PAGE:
LM: I got the script and knew Liam was involved. It’s all about the script, really. It was a page turner. It was wonderful. And I was as eager to work with Liam as, thankfully, he was with me. (Smiles at him) Because, you know, what’s not to love really.
AD: Let’s speak a bit about chemistry because I don’t think it’s something you can manufacture and you guys have it. Did you feel the connection from the very beginning?
LN: Absolutely. I did.
LM: Yeah. We got on as people. I suppose Lisa and Glenn, the directors, were holding their breath when we both had agreed to do it and you finally meet, which was in New York…That’s a very hard thing to predict and they struck lucky…I think we’re quite similar actors. We both use our instincts a lot and just get on with it, really. Obviously the circumstances were good. We had great help from Lisa and Glenn.
LN: And a lovely crew. A very sensitive crew.
LM: Sensitive, yeah.
LN: To the material and to us. I don’t mean that they walked around on eggshells but they were sensitive to the subject matter which was beautiful.
LM: And when they saw that we weren’t pretentious and diva-ish in any way, it was even better because we just all got it done, difficult stuff and nice stuff and funny stuff…
LN: And the first week, when the directors would yell cut, Lesley would say, (overdone) “where’s my fucking chair?” (Lesley cracks up) You soon realize that maybe that was not the thing to say in Belfast. (More laughter) To be fair she got over it and realized, okay, I’ll be normal now.
AD: We’ve all known people with cancer and lost loved ones to it. I love how the film brings you into that world and holds you there. It’s a film about empathy at a time right now where we’re kind of devoid empathy.
LN: I agree, man. And you’re right, the first thing you said. Lesley has experience with cancer in her family. I have had four relatives die of it. So it did touch a little nerve, certainly. The statistics! Just the other day I was reading that one out of eight women in this country, the USA, are going to experience some form of breast cancer at some stage. I just find that horrific. It was brand new to me, the whole process that Joan has to go through…And I find the writer’s response just seems real. I just thought it was real and beautiful just to say the words and not get in the way of it, not try and act it. And Lesley was very much that way, too.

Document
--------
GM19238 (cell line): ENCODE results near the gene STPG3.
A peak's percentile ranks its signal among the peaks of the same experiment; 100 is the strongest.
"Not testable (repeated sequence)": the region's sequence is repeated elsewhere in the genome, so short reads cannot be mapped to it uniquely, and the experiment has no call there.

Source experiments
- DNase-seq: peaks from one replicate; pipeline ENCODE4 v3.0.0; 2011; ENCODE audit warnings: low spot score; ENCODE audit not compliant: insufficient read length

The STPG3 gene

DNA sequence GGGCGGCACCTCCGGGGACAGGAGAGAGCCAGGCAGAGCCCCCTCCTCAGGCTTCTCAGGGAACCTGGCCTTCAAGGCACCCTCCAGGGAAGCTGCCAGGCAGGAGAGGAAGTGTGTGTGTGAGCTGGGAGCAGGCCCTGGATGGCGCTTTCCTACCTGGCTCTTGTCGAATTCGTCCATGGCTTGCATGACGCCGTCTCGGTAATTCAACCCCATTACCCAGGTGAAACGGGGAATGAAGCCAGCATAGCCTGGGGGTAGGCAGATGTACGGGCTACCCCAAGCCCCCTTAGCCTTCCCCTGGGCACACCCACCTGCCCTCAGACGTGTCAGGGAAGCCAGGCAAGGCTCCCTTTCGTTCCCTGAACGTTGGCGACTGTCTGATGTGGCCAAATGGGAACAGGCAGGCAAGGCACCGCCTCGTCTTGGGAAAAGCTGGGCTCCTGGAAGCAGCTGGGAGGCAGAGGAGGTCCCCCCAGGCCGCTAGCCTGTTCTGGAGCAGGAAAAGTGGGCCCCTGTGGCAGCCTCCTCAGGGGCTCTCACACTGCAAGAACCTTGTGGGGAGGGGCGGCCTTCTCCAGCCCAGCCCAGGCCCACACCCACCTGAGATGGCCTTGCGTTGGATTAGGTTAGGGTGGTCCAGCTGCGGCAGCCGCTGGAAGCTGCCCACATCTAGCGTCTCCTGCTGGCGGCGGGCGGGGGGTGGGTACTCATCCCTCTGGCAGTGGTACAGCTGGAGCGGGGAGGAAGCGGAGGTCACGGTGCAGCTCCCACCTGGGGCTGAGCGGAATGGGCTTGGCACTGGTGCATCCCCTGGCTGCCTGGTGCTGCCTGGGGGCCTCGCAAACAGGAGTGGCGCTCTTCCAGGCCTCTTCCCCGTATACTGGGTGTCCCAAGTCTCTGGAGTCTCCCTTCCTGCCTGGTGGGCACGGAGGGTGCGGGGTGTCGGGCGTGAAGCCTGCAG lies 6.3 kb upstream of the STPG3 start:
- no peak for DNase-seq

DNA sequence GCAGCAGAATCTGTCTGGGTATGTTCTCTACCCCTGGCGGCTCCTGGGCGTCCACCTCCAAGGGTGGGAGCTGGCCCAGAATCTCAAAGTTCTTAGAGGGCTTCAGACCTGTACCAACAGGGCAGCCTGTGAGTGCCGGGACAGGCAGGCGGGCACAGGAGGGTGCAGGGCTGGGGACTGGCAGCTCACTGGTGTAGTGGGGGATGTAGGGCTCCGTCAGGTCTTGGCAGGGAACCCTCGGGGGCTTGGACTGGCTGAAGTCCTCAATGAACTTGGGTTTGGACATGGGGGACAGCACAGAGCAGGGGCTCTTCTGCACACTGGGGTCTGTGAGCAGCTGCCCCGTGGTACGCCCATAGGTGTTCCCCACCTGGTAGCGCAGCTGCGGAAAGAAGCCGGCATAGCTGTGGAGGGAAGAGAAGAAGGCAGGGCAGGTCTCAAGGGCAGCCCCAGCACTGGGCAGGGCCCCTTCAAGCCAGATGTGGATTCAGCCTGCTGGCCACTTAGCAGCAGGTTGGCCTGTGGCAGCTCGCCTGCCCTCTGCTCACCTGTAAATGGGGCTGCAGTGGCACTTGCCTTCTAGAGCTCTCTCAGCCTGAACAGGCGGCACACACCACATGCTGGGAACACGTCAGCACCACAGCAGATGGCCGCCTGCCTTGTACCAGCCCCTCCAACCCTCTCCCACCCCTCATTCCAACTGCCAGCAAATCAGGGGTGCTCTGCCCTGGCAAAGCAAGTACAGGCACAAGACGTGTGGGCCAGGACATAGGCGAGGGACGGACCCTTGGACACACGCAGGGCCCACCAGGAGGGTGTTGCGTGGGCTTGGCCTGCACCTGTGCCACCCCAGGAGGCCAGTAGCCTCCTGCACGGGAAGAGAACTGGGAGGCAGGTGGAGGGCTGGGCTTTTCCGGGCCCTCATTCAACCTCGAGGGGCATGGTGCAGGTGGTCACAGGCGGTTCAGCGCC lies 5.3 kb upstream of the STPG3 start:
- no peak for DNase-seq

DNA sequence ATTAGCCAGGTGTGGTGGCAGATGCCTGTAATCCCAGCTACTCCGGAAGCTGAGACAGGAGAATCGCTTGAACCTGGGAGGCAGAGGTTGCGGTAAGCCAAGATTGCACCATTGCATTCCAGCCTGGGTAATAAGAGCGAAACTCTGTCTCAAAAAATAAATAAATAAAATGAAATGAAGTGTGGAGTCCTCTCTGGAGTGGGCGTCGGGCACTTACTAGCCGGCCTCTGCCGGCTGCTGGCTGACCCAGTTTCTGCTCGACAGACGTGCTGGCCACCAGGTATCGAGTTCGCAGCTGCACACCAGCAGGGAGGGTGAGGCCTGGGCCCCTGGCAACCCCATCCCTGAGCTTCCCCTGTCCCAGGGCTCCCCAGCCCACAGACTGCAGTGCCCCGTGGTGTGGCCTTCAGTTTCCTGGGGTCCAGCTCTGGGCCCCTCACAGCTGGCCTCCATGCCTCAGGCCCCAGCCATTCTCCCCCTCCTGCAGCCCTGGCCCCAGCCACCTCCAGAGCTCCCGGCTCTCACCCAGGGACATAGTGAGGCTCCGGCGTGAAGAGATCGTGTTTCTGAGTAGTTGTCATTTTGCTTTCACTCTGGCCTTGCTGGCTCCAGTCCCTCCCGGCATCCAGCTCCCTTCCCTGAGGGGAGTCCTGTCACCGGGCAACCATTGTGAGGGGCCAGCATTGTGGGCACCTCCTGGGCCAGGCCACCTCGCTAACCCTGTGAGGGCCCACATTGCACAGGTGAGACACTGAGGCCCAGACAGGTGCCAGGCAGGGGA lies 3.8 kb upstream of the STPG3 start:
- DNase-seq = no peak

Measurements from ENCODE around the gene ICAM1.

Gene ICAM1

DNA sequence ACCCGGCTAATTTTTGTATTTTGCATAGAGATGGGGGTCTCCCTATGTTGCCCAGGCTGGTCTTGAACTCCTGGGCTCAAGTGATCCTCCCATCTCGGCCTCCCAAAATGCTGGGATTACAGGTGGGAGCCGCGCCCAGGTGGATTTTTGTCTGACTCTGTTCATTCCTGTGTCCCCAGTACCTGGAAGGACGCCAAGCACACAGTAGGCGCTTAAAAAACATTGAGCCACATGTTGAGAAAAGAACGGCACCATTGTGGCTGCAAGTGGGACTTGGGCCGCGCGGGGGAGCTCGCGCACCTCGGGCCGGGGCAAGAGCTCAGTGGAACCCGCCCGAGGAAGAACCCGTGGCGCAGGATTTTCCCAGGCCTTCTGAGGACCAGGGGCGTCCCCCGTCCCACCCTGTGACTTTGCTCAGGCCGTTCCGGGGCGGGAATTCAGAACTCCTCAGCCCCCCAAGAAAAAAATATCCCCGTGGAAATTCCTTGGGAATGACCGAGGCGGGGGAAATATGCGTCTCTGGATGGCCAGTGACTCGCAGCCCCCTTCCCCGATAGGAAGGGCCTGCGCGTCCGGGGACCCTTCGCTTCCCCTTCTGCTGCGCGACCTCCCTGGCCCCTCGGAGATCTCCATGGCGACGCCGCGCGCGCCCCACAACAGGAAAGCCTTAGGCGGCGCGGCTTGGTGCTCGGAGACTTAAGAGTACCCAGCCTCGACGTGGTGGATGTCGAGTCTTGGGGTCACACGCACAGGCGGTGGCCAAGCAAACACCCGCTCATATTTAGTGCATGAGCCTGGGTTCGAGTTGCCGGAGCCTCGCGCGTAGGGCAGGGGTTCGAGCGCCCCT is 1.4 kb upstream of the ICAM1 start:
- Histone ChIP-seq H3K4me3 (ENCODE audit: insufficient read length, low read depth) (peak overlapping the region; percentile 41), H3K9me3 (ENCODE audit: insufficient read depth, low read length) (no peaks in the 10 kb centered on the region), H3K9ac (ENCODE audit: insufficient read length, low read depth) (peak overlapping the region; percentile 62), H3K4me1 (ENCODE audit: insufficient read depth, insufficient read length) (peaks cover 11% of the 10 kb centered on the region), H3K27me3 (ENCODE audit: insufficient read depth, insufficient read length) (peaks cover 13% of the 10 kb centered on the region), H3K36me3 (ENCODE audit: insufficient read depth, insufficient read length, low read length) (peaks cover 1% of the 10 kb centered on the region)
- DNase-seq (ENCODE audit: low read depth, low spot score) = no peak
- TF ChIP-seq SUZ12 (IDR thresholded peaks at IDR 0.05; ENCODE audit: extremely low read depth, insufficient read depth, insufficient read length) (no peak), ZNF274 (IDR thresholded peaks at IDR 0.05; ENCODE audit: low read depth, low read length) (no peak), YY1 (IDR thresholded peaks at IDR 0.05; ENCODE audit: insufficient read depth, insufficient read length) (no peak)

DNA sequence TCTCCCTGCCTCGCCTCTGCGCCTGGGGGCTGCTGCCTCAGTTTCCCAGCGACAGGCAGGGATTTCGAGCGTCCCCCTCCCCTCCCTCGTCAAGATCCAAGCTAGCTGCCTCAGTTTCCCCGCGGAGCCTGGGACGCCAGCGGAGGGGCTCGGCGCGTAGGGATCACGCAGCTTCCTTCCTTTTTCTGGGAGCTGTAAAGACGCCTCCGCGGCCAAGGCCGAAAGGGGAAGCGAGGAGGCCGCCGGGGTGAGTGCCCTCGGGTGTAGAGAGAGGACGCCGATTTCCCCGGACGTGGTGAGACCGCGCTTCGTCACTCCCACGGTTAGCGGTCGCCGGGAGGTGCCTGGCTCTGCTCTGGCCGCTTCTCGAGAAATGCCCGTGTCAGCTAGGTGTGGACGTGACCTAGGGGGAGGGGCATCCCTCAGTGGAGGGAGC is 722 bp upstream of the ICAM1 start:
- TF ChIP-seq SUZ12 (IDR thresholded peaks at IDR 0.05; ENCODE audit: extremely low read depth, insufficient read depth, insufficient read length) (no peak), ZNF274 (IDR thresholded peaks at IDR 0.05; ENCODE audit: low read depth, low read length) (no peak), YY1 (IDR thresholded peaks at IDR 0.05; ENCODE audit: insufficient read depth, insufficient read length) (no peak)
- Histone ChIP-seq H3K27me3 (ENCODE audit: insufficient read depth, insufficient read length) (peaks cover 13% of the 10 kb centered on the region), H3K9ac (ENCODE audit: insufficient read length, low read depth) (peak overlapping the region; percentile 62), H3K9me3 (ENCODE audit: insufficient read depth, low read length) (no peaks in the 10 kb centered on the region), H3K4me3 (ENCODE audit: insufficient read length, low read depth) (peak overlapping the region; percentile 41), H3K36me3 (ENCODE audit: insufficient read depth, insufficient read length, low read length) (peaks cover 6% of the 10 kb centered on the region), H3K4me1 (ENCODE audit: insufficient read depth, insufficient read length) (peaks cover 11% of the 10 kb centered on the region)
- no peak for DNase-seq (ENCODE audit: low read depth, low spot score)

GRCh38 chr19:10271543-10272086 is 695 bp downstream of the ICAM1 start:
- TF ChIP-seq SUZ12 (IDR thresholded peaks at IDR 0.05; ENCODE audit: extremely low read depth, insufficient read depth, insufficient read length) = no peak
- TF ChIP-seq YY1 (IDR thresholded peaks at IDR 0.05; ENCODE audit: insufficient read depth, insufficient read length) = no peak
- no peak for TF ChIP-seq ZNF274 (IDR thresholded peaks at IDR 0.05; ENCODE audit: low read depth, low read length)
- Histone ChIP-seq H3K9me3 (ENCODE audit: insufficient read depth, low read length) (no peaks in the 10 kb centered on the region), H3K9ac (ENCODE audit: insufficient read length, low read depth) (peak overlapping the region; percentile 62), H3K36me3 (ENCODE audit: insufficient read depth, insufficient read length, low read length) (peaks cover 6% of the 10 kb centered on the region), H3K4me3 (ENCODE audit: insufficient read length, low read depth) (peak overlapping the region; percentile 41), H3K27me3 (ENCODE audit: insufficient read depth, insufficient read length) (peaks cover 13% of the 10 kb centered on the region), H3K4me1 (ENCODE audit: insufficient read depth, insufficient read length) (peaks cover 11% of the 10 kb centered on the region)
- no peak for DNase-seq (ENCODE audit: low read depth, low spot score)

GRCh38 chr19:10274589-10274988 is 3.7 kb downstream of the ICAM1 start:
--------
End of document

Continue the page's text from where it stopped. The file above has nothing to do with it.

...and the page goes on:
AD: The emotional journeys of the characters are rich. You have both done extensive stage work, I was wondering if you feel that was helpful in a film like this where the emphasis is on intimacy and character.
LM: I guess it’s always about character…I think it all feeds every—whether it’s a play or a (film), they feed each other. I’m doing a play at the moment and playing a very big character. Nothing like Joan…
LN: For three and a half to four hours every night!
LM: Not this week.
AD: What play?
LM: Tony Kushner’s version of The Visit at The National. But…it’s all coming from the same place. Joan has got a whole well of stuff inside her. Pain about the death of her daughter. Now this new pain, having to go through this journey. And my character in The Visit has got equal amounts of pain inside her that comes out in a different way, comes out as fury and anger. It’s all just the way one character filters it differently than another. I forgot what the question was now. (Laughs)
AD: The emotional journey of the character.